GLOBAL – The Codex Committee on Food Hygiene has drafted a new guideline on microbiological foodborne outbreaks which provides countries with a structured approach to preparedness and management for when an outbreak takes place.

The contamination of food may occur at any stage, from primary production through to the consumer, causing illness and in some chronic cases serious health effects or death.

An outbreak may be swiftly identified at a particular event or source but may also be much harder to discover and deal with.

Preparedness through establishing networks and good communication between different sectors including food control authorities, veterinary authorities, laboratories, public health authorities and the community means information can be easily exchanged and outbreaks rapidly investigated.

Gudrun Sandø, a veterinary advisor at the Danish veterinary and food administration, used firsthand experience of such networks when dealing with foodborne outbreaks to spearhead the work on the development of this guideline together with Constanza Vergara from Chile and Kris De Smet from the European Union.

Sando noted that problems can arise if a country does not have good local communication at different levels and between different sectors.

Foodborne outbreaks can go between or across borders “so we also need to have the kind of structure where we communicate with each other internationally,” she said. “

“What we have seen and learned is that in some countries there is not always a natural communication between public health and food safety authorities. It is really important that these people know each other and have networks … so you know who to go to. When there is an outbreak you need to move quickly,” she said.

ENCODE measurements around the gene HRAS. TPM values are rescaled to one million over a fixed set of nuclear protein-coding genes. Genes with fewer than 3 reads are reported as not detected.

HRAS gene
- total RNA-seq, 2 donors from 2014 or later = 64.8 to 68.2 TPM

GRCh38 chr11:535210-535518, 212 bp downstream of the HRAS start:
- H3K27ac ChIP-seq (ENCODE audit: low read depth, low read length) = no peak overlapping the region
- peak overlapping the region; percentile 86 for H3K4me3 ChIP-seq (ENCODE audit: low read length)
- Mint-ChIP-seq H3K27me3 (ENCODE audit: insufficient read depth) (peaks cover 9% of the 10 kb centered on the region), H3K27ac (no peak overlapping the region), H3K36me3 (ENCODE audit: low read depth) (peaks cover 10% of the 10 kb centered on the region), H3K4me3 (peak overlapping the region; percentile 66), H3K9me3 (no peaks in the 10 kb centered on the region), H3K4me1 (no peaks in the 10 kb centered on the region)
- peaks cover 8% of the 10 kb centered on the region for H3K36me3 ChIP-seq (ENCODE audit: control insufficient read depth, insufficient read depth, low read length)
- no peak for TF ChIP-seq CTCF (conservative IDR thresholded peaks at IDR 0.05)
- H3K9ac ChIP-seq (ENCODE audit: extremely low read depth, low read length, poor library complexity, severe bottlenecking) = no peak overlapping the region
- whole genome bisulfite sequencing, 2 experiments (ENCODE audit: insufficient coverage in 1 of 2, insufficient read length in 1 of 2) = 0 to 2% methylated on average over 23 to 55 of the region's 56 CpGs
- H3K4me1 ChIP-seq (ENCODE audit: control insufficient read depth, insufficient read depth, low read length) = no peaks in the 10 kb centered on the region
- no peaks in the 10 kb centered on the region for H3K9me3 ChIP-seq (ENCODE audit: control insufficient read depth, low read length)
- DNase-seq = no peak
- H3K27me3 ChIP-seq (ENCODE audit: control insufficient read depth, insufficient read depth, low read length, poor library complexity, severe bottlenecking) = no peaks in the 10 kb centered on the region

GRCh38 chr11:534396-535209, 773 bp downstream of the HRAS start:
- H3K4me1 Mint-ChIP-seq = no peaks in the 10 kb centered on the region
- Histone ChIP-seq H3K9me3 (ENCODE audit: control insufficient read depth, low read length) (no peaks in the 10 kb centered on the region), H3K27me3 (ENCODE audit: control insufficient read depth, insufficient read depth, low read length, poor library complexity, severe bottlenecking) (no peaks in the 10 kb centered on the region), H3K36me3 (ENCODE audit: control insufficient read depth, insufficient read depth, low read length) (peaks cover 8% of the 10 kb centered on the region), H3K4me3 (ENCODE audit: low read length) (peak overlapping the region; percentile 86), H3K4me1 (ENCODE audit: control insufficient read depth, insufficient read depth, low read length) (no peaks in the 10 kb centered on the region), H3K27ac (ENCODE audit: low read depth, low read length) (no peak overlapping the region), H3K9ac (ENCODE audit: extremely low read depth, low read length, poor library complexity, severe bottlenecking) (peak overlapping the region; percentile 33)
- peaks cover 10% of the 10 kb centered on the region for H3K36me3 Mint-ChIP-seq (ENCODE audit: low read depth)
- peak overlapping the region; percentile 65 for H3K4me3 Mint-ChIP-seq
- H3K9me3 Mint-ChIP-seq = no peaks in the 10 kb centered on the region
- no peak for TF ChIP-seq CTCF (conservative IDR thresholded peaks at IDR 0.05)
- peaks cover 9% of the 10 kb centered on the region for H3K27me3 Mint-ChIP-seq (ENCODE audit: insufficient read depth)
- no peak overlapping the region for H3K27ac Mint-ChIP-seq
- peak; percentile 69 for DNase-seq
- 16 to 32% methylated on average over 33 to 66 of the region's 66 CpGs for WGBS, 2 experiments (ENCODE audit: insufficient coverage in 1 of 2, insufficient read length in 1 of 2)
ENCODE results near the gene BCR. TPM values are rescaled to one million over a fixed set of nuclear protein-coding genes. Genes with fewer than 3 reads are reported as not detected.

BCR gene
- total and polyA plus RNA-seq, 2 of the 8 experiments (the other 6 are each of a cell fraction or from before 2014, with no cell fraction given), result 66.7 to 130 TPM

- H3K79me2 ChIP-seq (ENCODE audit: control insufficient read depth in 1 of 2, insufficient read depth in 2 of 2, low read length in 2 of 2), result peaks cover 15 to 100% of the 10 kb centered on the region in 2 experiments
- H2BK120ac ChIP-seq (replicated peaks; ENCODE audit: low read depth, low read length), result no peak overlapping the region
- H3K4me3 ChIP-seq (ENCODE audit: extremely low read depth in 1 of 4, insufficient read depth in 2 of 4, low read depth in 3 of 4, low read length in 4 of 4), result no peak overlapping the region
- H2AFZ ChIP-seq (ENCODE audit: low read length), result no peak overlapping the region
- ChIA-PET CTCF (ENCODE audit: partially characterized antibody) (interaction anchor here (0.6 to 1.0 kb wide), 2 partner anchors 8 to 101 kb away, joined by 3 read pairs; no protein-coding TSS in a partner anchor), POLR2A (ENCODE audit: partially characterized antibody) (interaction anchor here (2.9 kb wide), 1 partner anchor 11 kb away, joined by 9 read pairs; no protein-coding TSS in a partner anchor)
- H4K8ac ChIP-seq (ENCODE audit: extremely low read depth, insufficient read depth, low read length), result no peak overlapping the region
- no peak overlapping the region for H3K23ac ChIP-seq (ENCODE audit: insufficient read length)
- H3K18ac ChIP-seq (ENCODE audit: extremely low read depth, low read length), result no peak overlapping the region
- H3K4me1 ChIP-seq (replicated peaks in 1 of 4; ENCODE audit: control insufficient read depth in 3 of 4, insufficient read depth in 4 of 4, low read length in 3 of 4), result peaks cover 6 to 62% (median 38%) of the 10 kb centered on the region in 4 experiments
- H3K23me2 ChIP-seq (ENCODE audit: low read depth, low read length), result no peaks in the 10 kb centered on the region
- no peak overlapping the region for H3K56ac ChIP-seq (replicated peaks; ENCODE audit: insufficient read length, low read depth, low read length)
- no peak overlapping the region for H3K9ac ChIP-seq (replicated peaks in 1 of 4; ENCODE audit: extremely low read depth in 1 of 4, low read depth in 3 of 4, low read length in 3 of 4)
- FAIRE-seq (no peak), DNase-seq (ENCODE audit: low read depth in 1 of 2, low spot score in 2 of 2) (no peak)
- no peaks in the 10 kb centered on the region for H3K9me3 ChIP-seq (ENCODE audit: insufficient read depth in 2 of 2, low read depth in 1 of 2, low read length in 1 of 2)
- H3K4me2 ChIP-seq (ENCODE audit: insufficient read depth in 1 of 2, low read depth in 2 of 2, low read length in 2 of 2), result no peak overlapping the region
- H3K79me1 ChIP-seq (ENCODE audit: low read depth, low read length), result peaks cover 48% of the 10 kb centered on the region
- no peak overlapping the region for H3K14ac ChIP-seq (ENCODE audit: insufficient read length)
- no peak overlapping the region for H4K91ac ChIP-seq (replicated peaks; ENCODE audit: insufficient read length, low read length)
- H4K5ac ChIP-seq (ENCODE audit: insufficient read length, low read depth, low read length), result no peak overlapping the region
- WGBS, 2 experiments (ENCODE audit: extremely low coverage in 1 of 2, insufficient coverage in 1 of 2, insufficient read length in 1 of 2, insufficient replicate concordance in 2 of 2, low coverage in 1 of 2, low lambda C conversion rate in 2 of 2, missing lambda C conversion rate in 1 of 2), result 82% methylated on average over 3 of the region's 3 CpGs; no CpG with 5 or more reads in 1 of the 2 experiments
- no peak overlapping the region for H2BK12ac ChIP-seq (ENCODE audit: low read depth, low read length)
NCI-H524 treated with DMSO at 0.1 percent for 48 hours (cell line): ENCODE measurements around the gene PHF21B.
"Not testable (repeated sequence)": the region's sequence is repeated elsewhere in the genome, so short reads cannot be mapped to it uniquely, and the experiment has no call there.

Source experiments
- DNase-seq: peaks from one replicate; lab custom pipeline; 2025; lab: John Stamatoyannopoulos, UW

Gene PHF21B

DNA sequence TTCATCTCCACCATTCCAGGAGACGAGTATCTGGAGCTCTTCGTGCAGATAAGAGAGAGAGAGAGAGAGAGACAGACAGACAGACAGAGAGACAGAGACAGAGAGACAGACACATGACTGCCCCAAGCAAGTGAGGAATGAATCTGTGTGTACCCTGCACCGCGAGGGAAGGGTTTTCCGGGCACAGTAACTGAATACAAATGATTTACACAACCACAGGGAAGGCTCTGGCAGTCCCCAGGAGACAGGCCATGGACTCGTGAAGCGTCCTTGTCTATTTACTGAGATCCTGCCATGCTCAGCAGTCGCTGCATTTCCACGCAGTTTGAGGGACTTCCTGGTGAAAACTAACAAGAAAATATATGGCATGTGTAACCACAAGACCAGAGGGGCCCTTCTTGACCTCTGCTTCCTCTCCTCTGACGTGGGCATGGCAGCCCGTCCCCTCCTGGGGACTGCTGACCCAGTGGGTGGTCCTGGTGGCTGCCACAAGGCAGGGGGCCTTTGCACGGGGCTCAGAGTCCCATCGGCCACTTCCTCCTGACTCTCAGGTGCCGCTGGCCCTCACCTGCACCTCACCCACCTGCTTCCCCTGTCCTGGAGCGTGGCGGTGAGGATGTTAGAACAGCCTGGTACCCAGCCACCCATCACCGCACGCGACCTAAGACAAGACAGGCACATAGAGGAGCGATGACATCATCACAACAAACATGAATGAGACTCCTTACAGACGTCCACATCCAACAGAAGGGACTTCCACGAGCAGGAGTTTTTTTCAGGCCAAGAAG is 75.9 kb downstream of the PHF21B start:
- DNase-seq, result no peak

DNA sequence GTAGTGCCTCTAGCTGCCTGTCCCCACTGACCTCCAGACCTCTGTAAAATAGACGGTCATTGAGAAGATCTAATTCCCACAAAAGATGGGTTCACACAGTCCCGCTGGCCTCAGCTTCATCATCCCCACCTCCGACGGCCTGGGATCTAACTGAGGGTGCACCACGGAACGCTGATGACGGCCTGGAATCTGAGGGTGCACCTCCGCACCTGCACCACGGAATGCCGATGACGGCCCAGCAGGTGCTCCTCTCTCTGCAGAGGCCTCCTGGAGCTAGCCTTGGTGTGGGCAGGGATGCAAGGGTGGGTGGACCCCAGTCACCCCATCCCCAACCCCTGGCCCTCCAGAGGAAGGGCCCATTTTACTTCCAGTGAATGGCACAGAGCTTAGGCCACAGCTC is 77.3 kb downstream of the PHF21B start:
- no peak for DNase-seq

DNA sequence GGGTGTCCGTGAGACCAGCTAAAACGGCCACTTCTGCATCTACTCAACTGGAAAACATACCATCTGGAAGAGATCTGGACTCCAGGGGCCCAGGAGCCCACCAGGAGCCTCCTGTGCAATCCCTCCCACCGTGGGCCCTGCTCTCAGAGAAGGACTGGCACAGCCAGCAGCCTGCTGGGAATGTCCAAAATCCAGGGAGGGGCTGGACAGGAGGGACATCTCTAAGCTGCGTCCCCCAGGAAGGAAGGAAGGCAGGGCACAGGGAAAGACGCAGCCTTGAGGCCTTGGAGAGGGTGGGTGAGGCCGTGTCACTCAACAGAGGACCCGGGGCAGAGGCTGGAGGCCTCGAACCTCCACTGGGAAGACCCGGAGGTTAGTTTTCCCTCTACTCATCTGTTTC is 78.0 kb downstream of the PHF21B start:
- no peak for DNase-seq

Constanza Vergara brought a particularly valuable regional perspective to the development of the text.

“In my view this document brings together the structure and furthermore the preparedness needed to manage an outbreak in what is usually a very chaotic and time-sensitive situation,” she said.

Data fundamental to addressing foodborne outbreak

Science and data are fundamental when addressing a foodborne outbreak. Sandø revealed that new molecular typing methods helps them to compare different strains of a pathogen enabling them to focus on specific areas for investigation and find clusters they weren’t aware of before.

“You need epidemiological data as well but these new molecular typing methods are a tool that have changed how we do outbreak investigation and have improved the success rate for finding the source of an outbreak,” she said.

Codex texts are often a particularly valuable resource for countries who are still developing their national food safety control systems.

John Oppong-Otoo, a Food Safety Officer at the African Union Interafrican Bureau for Animal Resources (AU-IBAR), welcomed the new guideline.

Despite advancements in the management of foodborne pathogens, outbreaks still occur and countries need to be equipped with all relevant tools to address them to minimize their public health and trade impacts.

“The newly adopted Codex guidance will be very influential in shaping knowledge and practice with regards to the management of foodborne disease outbreaks,” he said.

The guidance will be most relevant in the countries that are not yet using this kind of structured approach.

By establishing networks, communicating regularly across sectors and sharing data they will be in a stronger position for early detection of outbreaks and then rapid management and resolution of the situation.

“It’s key for all countries to have communication and data sharing at an early stage,” said Sandø.

The text will now be sent for adoption to the next session of the Codex Alimentarius Commission later in 2022.

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